"I think the Jewish contribution to jazz is probably overlooked," Wyatt continues. "It's not just George Gershwin, who wrote all the chord-changes that everybody played in bebop, but involves that whole East European way of playing. If you listen to early jazz, the clarinet playing is as close to klezmer as anything. Really, they shade into each other."

Other musicians guesting on Cuckooland include old friends and collaborators like Brian Eno, Paul Weller, Karen Mantler, Annie Whitehead and Dave Gilmour ("if rich people were all like him, there'd never be the need for a revolution anywhere!"), though the most important, Wyatt asserts, were Roxy Music guitarist Phil Manzanera, who loaned his home studio, and engineer Jamie Johnson, who brought a level of technical expertise way beyond the capabilities of Wyatt, who still has no computer. Instead, he noodles away at rhythms and melodies back in Lincolnshire, records them to DAT, and relies on Johnson to integrate them into a more secure sonic framework. The track Trickle Down, for instance, derives from something Wyatt recorded ten years ago.

"I was going through a period where I was enjoying playing just cymbals," he explains, "trying to play along with Billy Higgins on old jazz records - karaoke drumming! - then when the record stopped, I kept going and switched the tape recorder on. It's a wonderful feeling that there's still something of the drums that I can get a grip on. [Wyatt was a noted drummer before his 1973 accident] I really got into just timekeeping, doing it with both hands, and I really liked the effect of them being slightly out of sync. Then I put a few McCoy Tyner piano chords on it to mark out its territory, took that into the studio, and it became Trickle Down."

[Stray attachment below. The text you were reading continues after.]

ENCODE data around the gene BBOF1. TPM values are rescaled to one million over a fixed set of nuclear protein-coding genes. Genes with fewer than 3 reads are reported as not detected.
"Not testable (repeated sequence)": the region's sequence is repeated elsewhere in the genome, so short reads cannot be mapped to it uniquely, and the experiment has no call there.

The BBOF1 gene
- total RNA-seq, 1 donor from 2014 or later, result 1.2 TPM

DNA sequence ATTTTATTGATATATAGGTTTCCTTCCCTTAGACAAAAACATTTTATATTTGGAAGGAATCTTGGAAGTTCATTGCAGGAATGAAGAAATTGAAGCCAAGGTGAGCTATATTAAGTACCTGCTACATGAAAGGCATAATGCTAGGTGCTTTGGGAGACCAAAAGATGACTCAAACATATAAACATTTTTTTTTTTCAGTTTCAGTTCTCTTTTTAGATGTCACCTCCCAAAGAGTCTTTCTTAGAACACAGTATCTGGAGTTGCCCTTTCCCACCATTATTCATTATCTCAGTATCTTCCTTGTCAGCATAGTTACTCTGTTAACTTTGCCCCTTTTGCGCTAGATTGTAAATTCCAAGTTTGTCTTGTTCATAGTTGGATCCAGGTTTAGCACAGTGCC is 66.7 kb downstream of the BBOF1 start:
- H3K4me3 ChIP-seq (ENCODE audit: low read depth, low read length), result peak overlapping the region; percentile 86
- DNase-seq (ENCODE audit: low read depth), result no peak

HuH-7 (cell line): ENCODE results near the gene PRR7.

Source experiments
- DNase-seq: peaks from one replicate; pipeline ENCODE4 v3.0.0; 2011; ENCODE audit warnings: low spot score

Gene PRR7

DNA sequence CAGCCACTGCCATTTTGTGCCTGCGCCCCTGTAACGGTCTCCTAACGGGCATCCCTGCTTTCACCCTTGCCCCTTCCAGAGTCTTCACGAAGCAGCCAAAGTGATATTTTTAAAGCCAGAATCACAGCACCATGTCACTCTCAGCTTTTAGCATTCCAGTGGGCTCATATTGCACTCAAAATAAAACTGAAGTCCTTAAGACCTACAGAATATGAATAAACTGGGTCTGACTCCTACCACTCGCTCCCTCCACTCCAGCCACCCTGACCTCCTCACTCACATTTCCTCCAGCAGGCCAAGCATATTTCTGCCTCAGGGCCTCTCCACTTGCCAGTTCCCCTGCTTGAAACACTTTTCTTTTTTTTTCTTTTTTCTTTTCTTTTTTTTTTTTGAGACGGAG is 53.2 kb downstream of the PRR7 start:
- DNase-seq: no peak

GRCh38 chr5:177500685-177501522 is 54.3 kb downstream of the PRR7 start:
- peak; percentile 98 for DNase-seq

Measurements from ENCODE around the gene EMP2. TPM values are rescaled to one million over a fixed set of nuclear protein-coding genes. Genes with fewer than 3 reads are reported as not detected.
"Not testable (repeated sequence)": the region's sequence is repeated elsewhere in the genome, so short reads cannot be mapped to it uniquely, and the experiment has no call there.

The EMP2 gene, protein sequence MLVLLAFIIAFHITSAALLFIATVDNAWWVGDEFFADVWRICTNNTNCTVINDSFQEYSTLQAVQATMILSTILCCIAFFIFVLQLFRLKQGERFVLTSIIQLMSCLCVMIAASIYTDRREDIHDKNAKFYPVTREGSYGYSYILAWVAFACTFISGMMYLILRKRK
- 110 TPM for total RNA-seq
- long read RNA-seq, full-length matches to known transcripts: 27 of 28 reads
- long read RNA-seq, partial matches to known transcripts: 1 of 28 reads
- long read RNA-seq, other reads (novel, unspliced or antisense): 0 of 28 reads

For all his love of jazz and the more outré of musical forms, however, Wyatt has no pretensions about his own place in the musical firmament. Amidst the album's more challenging tracks sits a charming, diffident solo piano rendition of Raining In My Heart, which anchors not just the higher aspirations of the tracks around it, but Wyatt's own self-image too. "It's a reminder to myself that, after all, what I do is really only old pop music," he says, "and that I'm not actually Michael Nyman, or Ornette Coleman - that I come from pop songs; technically, that's as advanced as I am. And it's also a reminder that music doesn't really get any better than Buddy Holly. When I was working it out as a sort of piano parlour piece, it struck me that it sounded like an old 19th century hymn. So instead of modernising it, I made the Buddy Holly version sound like a modern version of mine."